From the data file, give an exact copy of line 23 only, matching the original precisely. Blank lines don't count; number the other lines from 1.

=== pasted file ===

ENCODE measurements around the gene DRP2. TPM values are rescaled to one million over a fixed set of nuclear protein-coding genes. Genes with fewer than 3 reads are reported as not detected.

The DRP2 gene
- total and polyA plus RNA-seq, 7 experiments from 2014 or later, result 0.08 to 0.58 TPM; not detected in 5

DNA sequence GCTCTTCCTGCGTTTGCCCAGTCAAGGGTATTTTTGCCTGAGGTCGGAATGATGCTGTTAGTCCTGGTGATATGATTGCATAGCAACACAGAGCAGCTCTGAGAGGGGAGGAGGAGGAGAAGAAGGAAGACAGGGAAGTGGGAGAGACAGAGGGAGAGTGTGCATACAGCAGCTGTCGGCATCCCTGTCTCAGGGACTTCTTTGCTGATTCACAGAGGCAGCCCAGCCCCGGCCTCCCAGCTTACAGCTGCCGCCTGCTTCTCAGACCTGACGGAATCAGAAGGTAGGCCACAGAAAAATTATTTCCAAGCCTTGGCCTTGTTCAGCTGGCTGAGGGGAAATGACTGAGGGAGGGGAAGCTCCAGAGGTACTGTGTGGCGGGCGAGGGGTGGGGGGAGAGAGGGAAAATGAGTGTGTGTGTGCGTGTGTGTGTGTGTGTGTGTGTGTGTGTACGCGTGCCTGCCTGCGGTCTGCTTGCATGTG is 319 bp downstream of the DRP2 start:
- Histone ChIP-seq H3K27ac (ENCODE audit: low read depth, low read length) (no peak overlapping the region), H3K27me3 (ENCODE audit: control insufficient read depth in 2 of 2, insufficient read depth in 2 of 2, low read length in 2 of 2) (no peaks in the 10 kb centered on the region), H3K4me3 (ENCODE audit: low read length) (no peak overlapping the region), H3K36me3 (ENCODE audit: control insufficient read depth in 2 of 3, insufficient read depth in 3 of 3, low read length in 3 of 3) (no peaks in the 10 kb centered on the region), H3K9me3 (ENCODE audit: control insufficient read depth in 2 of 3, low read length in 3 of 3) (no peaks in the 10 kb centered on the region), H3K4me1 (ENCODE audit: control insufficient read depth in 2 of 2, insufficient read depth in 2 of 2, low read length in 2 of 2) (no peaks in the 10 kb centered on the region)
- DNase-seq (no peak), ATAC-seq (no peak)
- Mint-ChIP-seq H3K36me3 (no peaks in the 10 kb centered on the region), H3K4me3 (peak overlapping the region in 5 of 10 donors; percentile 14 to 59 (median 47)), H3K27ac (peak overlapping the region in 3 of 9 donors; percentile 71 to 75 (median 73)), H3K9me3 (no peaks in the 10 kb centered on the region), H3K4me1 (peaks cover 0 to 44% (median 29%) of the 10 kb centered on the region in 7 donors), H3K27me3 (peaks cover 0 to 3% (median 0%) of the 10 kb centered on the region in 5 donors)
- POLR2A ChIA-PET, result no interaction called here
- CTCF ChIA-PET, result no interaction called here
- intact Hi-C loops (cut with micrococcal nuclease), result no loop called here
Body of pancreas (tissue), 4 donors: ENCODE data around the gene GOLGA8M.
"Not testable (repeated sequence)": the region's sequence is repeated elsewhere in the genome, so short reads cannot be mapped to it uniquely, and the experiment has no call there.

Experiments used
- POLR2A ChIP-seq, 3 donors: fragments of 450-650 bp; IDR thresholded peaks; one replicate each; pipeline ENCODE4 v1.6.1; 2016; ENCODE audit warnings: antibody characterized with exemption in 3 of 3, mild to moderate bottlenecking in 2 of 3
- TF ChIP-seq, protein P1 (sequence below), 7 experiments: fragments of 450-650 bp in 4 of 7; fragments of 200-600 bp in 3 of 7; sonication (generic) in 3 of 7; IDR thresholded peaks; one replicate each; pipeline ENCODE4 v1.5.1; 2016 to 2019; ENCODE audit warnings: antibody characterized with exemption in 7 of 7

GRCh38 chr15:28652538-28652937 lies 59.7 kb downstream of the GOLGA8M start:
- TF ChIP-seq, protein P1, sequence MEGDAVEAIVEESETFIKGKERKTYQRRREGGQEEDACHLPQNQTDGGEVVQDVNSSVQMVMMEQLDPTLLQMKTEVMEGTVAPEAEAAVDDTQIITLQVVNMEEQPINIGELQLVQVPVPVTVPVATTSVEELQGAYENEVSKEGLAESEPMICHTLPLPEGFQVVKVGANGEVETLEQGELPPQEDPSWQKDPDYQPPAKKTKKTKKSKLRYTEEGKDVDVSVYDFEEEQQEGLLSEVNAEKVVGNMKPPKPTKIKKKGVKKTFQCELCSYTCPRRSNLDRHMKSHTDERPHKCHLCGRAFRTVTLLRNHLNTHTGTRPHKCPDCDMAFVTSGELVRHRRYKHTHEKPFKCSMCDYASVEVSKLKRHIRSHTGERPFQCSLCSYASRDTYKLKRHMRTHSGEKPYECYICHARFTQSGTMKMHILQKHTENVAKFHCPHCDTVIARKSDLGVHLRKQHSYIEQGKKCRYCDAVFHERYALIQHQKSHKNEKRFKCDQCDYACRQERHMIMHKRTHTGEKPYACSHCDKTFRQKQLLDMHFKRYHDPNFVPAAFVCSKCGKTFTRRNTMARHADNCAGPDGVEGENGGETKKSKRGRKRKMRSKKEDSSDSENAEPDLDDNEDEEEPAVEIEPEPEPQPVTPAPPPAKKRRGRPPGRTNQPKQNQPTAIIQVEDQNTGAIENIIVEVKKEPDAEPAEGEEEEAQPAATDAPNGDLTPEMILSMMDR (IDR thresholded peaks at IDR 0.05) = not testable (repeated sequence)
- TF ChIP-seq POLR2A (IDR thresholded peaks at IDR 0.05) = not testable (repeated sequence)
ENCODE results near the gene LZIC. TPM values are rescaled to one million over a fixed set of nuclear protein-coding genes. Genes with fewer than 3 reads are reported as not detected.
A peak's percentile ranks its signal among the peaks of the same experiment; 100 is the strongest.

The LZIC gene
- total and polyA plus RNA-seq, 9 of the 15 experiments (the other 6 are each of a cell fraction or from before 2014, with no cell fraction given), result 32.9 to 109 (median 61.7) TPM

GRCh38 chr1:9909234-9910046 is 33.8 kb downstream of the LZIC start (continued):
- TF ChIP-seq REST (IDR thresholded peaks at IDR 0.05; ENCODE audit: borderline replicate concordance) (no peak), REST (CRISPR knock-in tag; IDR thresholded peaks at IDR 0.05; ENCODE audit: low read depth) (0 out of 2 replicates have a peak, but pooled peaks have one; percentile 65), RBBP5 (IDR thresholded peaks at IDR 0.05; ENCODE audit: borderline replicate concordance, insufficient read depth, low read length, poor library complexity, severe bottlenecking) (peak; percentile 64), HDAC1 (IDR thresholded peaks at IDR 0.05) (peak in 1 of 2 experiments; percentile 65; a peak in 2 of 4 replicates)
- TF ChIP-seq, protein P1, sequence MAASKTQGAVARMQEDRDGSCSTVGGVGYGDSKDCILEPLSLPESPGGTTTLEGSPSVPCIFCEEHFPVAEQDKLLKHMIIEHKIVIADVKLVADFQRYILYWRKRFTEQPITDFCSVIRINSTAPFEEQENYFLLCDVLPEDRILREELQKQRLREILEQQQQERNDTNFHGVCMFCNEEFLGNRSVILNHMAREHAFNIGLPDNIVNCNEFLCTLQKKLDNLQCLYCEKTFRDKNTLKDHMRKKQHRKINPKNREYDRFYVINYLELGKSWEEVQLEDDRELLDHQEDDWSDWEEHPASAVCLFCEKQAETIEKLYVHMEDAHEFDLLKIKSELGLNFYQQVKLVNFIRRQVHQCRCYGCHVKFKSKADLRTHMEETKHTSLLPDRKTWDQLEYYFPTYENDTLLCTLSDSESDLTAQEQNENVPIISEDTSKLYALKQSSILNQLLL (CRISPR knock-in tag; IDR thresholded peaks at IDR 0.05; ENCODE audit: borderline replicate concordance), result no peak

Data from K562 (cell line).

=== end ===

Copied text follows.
GRCh38 chr1:9909234-9910046 is 33.8 kb downstream of the LZIC start (continued):